Stephen King On Writing is one of my favorite books, and I read it every couple of years. Half memoir, half writing “how to,” it is absorbing and delightful. I recommend it to my students and suggest that they read it every year. If you haven't, you should read it, too.
However, that is the only one of King’s many books that I’ve been able to read. I’ve tried many times to read various books by Mr. King, but kept getting bogged down after 30 or 40 pages. The stories were okay, but couldn’t hold my interest because the writing seemed too heavy handed, too brutish, like he was typing with his fists.
So, after days of consideration, it was with great reluctance that I downloaded 11/22/63: A Novel on Audible.com. The reviews were good, glowing, in fact, and I’ve learned to trust the opinions of Audible listeners. Plus, the book is more than 30 hours long, which the bargain hunter in me always finds attractive.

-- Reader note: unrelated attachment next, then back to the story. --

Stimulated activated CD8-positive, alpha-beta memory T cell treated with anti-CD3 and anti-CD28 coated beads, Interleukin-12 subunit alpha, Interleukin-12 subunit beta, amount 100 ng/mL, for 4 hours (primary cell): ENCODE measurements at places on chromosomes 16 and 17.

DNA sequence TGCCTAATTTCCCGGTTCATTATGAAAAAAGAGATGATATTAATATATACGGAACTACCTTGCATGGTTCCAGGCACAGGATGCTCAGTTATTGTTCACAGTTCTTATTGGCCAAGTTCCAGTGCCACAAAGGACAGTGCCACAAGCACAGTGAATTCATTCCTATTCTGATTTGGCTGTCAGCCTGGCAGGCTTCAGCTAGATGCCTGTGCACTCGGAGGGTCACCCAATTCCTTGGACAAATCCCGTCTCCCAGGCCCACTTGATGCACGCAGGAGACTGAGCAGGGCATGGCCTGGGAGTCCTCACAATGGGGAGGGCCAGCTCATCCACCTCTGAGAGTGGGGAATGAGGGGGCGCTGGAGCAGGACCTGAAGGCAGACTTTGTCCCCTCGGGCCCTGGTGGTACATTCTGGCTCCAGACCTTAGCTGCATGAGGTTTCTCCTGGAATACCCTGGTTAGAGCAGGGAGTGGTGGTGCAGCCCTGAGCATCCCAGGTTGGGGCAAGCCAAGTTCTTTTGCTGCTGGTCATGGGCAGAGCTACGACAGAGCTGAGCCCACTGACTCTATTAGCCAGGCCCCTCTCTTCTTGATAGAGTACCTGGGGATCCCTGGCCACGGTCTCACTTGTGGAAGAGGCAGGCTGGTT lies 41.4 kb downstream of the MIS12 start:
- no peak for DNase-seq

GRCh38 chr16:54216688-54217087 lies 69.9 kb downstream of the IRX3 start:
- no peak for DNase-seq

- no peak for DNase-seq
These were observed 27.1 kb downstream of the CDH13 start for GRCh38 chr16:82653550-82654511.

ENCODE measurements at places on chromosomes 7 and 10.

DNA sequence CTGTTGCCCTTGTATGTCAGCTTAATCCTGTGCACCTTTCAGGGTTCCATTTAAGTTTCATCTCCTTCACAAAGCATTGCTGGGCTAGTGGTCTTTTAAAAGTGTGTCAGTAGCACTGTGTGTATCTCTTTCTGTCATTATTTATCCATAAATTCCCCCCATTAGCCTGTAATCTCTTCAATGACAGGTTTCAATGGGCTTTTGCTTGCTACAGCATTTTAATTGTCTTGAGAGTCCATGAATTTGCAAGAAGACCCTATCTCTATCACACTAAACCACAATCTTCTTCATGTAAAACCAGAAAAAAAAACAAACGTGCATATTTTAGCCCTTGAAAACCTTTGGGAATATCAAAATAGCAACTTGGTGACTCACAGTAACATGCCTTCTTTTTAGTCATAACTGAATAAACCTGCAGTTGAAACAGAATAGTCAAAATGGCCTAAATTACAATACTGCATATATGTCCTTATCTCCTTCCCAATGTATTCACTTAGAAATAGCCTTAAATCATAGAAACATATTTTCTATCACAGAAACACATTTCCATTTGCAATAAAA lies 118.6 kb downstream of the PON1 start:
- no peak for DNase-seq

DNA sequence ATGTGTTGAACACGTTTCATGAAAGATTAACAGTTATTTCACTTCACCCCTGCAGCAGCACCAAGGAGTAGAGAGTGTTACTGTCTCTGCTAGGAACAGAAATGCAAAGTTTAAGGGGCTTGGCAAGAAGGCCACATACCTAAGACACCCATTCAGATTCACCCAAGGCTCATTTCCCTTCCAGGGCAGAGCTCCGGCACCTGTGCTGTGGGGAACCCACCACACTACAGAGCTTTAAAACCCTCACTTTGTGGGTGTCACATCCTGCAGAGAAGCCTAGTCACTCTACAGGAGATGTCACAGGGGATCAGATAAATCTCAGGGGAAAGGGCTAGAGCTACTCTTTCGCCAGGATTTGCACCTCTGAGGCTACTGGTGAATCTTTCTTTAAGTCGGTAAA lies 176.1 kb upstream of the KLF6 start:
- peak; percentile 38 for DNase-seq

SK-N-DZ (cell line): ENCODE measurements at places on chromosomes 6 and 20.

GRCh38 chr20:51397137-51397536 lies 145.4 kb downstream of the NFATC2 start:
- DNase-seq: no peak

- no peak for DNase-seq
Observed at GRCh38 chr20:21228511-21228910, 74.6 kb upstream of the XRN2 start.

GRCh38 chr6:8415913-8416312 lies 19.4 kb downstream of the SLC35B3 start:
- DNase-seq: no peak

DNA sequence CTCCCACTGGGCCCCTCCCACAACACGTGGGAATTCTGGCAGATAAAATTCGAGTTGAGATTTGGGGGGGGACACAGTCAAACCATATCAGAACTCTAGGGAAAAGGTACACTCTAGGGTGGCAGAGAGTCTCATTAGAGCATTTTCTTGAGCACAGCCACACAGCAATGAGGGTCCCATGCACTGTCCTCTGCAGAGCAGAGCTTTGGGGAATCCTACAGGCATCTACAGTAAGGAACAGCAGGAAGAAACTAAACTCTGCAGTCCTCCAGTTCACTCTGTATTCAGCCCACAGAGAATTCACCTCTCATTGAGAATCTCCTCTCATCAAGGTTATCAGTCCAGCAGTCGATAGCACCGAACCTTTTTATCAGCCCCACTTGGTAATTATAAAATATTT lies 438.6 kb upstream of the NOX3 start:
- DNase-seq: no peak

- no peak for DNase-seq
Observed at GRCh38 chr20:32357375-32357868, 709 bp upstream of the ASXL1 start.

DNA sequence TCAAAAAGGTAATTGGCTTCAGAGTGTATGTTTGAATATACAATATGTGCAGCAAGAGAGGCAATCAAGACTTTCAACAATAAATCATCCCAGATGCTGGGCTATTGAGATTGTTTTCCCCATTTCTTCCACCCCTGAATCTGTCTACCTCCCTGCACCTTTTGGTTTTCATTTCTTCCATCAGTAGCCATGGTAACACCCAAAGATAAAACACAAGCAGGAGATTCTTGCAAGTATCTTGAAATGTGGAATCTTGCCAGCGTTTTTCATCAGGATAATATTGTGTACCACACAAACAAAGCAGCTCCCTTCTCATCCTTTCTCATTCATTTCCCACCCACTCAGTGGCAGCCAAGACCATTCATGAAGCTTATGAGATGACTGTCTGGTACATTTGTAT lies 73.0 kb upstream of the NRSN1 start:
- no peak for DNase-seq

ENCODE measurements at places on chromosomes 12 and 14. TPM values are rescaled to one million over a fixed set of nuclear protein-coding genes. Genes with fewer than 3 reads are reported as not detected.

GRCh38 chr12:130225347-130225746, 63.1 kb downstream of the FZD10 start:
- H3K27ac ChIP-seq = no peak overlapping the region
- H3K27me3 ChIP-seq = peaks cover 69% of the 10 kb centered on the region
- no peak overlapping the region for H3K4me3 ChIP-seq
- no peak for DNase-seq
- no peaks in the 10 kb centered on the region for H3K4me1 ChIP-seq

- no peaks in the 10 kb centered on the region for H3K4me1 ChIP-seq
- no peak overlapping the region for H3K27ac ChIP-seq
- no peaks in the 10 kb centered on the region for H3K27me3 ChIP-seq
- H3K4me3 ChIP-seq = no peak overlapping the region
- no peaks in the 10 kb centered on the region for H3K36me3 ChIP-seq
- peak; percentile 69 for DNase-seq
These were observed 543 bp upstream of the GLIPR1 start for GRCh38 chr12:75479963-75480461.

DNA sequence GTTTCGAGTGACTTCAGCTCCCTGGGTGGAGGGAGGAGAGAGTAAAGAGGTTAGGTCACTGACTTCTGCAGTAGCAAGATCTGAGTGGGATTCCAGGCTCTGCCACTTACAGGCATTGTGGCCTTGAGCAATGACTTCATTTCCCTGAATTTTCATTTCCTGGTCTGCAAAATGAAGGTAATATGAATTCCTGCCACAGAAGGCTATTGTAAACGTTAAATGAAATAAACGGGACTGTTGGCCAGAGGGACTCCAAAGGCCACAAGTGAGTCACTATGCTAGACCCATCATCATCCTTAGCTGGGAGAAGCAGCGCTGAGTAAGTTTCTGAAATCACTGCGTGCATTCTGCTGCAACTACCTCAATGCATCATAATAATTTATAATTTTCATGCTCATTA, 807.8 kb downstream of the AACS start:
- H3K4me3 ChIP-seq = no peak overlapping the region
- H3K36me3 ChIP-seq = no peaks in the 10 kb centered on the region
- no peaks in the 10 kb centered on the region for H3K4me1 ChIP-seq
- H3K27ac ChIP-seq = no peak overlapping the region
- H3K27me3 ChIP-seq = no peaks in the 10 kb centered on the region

The writing is wonderful, masterful, vivid, compelling. The characters are rich and deep, genuine, involved, and I find myself thinking about them and their lives often throughout the day. Life in small-town and big-town 1958 up to 1962 – so far – is mesmerizing, with the constant but subtle hint of mysterious dangers to come, and the mighty reluctance of the past to be changed. I believe obdurate is the word used.
You’ll get no more details from me, only a hearty endorsement. If you have a library card, use it. If you have access to a book store, buy it. It probably has been in print long enough that it is available in used book stores. Of course, it’s available on Amazon, and on Audible. In fact, you can download it for free by clicking the link in the right column above.
If you are already a Stephen King fan, perhaps you can recommend a title I should read? Thanks.